Why Being the “Cool Kid” in High School Isn’t Always a Good Thing
High school is a time in our lives where we try to fit in and be accepted by our peers. Many of us strive to be the “cool kid” in high school, hoping to gain admiration from friends and peers. However, a new study shows that this may not be the best way to go.
Joseph P. Allen, a psychology professor at the University of Virginia, conducted a study that followed 184 students from the ages of 13 to 23. About 20% of these students were classified as “risk-taking, socially precocious cool kids.” They sought out friends who were physically attractive, had emotionally intense relationships, and dabbled in minor delinquency such as skipping school and vandalism.
What the Study Found
The study found that many of the “cool” kids in high school ended up being adults with alcohol and substance abuse problems. These individuals were more likely to have been in trouble with the law than those who were not considered cool. Their minor delinquency as a teenager turned into a more serious crime as adults, with serious repercussions in the real world.
Why Did it Happen?
Scientists refer to the actions these “cool” kids took as pseudomaturity. These teens skipped important life stages such as developing long-lasting relationships and building usable skills. Instead, they went right into promiscuity and binge-drinking. They wasted precious time doing things that did not benefit their future, such as joyriding and getting drunk and high with people they did not care about.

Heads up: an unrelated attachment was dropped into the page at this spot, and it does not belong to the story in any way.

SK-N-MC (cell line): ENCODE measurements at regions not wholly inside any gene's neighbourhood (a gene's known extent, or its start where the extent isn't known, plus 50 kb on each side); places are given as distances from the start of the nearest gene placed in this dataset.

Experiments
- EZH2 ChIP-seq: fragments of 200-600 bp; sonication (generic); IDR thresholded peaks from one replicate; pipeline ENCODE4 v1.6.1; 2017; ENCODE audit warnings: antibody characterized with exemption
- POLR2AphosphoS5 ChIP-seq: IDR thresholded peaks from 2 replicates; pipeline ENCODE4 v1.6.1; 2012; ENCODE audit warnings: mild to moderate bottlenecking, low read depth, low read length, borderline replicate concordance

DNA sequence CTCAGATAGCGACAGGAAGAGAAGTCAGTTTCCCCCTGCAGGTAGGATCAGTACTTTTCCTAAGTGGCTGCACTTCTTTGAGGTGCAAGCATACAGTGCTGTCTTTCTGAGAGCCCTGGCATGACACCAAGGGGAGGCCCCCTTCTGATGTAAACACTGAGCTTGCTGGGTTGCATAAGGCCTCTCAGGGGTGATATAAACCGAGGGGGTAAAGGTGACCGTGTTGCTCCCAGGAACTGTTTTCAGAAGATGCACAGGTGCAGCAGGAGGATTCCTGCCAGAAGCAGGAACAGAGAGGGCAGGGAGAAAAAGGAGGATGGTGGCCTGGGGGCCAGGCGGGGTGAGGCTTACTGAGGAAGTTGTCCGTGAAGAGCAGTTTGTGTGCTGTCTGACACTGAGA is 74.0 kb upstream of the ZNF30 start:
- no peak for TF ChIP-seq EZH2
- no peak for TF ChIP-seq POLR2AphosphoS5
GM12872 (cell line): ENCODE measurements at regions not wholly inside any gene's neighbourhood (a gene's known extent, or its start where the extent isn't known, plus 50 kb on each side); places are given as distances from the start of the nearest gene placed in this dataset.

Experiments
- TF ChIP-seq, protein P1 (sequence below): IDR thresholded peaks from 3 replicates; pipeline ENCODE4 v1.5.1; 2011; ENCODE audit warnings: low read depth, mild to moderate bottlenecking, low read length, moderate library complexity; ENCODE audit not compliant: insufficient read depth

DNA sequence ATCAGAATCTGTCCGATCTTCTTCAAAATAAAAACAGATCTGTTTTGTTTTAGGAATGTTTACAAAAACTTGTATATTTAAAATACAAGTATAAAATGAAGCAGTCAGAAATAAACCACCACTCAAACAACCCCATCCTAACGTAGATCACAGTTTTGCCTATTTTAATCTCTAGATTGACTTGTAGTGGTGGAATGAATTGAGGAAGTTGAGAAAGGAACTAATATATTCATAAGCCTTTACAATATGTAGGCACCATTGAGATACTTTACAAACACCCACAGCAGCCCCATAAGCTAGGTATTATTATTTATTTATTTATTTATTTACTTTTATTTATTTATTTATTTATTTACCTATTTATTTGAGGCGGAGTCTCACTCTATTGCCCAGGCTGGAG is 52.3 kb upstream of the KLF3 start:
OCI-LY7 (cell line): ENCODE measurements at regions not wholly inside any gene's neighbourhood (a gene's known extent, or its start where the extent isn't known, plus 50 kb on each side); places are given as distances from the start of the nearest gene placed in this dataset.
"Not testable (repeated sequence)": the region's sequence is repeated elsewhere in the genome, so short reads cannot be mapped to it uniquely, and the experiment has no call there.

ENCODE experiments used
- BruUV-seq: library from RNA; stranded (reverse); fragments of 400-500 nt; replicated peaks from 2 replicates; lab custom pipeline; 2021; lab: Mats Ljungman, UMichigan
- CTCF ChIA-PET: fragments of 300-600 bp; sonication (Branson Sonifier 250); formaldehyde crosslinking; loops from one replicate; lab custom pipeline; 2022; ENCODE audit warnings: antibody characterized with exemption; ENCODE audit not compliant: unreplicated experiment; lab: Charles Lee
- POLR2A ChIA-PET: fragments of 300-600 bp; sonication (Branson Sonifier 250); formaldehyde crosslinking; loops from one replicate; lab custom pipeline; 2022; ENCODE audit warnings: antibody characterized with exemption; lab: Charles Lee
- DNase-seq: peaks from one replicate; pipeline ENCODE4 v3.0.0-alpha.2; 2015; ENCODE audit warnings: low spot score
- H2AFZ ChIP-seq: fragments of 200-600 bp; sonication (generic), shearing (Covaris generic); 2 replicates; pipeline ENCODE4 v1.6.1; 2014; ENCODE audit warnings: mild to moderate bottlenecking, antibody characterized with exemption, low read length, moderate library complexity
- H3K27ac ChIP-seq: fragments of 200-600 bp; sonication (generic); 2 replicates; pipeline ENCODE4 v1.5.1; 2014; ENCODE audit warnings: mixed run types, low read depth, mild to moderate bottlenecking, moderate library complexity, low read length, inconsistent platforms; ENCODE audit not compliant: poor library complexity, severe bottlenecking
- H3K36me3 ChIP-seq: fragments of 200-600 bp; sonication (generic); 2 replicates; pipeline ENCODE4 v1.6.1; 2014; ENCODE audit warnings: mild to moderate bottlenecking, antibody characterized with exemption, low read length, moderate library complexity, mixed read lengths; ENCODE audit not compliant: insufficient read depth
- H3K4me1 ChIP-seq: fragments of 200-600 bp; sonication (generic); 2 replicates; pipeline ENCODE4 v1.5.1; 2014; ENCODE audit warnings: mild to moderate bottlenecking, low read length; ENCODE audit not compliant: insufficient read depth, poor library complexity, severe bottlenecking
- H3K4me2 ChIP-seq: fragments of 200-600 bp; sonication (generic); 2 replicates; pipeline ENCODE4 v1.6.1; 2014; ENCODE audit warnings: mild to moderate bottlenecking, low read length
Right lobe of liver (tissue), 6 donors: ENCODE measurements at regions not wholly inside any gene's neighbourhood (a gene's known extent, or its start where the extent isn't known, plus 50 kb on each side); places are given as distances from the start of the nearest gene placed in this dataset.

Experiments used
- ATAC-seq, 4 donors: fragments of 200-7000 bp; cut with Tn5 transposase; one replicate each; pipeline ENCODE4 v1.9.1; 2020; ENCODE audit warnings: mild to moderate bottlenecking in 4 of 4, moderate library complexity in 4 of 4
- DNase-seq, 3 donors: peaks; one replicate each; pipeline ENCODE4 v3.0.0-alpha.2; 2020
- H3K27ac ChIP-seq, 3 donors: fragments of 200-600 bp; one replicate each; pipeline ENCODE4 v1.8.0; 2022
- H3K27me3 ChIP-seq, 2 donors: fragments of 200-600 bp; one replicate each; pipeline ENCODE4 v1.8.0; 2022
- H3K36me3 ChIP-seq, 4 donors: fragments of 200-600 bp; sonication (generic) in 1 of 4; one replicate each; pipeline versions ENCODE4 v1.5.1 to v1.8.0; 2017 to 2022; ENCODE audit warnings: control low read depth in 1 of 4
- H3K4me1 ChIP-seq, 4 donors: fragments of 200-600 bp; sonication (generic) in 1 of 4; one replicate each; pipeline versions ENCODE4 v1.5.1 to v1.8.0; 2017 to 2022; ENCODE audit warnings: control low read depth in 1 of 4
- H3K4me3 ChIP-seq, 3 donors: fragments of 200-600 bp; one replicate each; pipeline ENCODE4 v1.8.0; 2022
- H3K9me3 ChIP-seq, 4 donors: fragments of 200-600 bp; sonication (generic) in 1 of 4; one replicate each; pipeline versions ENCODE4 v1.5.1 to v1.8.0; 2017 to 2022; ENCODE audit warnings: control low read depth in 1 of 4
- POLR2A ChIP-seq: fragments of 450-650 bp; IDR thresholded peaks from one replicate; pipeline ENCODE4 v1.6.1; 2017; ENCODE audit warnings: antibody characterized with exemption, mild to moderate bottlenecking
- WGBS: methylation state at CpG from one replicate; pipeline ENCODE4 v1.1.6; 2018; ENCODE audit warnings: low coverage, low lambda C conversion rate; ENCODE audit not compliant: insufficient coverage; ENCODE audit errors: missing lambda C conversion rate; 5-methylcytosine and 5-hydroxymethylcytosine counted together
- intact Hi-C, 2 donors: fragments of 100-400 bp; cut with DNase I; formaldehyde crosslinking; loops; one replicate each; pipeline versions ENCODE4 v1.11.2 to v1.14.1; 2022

Fast-forward 10 years, and those who spent their high school years wisely went on to graduate level coursework, and the “cool” kids lacked a proper foundation to get started in the real world. Instead, they found themselves delving into old, detrimental habits, such as binge-drinking and using drugs. These former “cool” kids use these habits to cope with their own inadequacy. Ironically, those who yearned to hang out with the older crowd when they were younger, end up wanting to hang out with the younger crowd the older they get.
In our quest to impress everyone around us with our coolness, we end up doing irreparable damage to our minds, bodies, and personalities. The teens who grew up too fast ultimately hit a wall within years of becoming an adult. Ironically, they end up never truly growing up at all. It is crucial to prioritize our future by making wise decisions in high school and developing long-lasting relationships rather than trying to fit in with the “cool” crowd.
In conclusion, it is essential to realize that being cool in high school may not translate into success in the real world. We need to focus on building a solid foundation in high school that will benefit us in our adult life. We should prioritize building long-lasting relationships and developing meaningful skills that will help us succeed in the real world.